It has been found that the method of the present invention results in an ability to pinpoint a leak within one or two feet of its exact location before the overlayer, often including a paved surface, is excavated.
The use of a gas concentration monitoring device 31 provides a number of operational advantages. Careful monitoring of the gas concentration in the gas/air mixture is used to generate alarm signals when the concentration reaches a threshold level. The signals can be used to generate an alarm and may also be observed on the readout 32. An increase in gas concentration to a potentially explosive level may be used to generate a further alarm and/or to shut down the vacuum unit 10. Monitoring the gas concentration also provides an indication that evacuation of gas from the boreholes is complete when the monitored concentration approaches 0.
The use of non-sparking components 13, 20, 21 and 22 and static dissipating lines 12 and 14 minimizes the possibility of a gas-igniting spark or static discharge being generated. Furthermore, the vacuum unit 10 is operated without a large volume vacuum hopper which could potentially be filled with an explosive gas/air mixture. However, monitoring and controlling the gas concentration virtually eliminates the risk of such an occurrence.
The apparatus and method of the present invention also has significant utility in evacuating gas from a leak which can migrate through the soil and pool under a paved surface, building foundation or other solid structure. Using the probe and header line apparatus described above, leaking gas permeating the soil adjacent to or under a building or other structure can be rapidly and safely evacuated.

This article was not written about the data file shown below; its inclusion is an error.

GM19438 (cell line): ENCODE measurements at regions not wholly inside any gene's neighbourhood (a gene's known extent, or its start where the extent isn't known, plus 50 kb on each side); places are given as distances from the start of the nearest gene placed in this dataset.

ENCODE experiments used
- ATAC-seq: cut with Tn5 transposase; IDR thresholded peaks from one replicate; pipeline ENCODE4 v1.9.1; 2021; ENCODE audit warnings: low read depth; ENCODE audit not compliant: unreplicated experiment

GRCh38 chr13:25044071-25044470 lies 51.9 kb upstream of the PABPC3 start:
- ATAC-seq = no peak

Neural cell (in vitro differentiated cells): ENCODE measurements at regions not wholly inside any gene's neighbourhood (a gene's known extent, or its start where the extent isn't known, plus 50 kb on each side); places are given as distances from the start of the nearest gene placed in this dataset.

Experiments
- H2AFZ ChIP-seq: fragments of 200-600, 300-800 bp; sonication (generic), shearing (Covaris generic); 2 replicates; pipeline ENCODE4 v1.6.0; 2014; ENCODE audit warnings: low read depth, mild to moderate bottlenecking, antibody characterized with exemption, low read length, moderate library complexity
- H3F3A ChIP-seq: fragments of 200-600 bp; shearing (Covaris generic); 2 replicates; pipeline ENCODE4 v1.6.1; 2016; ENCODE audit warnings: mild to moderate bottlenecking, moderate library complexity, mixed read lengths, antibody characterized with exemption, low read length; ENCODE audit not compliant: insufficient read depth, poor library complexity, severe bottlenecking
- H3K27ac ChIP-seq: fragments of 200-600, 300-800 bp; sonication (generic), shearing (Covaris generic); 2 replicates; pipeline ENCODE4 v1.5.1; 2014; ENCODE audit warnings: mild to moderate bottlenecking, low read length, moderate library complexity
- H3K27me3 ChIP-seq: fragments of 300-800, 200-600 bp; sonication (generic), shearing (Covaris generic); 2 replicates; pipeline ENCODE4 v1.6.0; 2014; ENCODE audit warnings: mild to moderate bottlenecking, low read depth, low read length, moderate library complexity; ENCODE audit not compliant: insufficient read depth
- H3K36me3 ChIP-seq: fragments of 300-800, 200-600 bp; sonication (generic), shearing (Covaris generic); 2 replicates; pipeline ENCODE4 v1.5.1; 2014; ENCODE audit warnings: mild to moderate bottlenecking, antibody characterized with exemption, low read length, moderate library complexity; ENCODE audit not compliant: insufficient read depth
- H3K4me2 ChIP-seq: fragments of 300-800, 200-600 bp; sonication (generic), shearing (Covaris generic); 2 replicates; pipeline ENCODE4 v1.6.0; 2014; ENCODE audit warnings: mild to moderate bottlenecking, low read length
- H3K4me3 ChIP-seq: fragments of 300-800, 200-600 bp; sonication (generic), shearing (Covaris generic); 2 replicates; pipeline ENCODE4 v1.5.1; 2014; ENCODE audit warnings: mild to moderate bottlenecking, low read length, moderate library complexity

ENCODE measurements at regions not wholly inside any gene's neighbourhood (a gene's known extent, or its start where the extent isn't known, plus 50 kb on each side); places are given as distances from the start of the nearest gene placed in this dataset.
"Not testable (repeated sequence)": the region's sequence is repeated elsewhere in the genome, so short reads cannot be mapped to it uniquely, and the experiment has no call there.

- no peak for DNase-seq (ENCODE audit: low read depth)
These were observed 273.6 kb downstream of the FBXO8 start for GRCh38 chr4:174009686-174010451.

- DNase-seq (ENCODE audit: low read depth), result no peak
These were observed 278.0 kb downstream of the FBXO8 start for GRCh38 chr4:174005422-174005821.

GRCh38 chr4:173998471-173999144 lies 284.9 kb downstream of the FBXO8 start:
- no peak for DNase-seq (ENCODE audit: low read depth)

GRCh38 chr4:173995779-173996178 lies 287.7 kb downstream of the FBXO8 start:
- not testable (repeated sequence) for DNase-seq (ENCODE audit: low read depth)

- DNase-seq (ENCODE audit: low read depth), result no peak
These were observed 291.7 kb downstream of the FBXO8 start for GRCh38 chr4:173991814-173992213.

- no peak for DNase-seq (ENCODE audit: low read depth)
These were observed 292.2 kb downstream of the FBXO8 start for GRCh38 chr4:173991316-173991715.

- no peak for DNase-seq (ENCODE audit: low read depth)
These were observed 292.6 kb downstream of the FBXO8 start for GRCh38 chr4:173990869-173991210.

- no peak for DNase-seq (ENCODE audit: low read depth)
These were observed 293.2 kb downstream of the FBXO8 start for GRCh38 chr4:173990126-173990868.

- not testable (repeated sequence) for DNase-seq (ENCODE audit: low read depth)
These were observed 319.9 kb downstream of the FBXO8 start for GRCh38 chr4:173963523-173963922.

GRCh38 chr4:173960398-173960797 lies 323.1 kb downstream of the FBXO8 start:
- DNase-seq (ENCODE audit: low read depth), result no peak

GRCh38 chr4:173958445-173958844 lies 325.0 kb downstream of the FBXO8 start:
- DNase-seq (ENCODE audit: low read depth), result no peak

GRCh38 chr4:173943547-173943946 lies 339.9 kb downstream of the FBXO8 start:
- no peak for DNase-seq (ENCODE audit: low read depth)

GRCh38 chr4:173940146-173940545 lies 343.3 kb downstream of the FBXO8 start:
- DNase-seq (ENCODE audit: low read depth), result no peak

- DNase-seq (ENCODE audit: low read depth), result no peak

It should also be noted that the gas probes 13 described above are only exemplary and other probe or suction head constructions may be used, depending on such variables as pavement type, soil type, soil moisture conditions and other sub-surface characteristics. One prior art apparatus, for example, includes a very short length probe and a seal arrangement at the top to mitigate the inflow of ambient surface air into the vacuum line. In any event, however, it is believed to be important to construct the probe and its flow connections from non-sparking materials.
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|1||"Bar Hole Purger, SPeeds Work, Cuts Costs", Health Consultants Incorporated.|
|2||"Emergency Vacuum Making a Name in Lehigh Area", author and date unknown.|
|3||Omega Tools SerVac, SerVac(TM) Evacuator (Patent Pending); Portland, PA, author and date unknown.|
|U.S. Classification||73/40, 73/40.50R, 73/49.2, 73/49.1|
|Jan 4, 2006||AS||Assignment|
Owner name: EGASCO, LLC, TEXAS
Free format text: ASSIGNMENT OF ASSIGNORS INTEREST;ASSIGNOR:CHAPMAN, MARCUS D.;REEL/FRAME:017162/0672
Effective date: 20060104
|Sep 6, 2006||AS||Assignment|
Owner name: M-B-W INCORPORATED, WISCONSIN
Free format text: ASSIGNMENT OF ASSIGNORS INTEREST;ASSIGNOR:EGASCO, LLC;REEL/FRAME:018210/0668
Effective date: 20060203
|Aug 21, 2007||CC||Certificate of correction|
|Oct 25, 2010||FPAY||Fee payment|
Year of fee payment: 4
|Oct 28, 2014||FPAY||Fee payment|
Year of fee payment: 8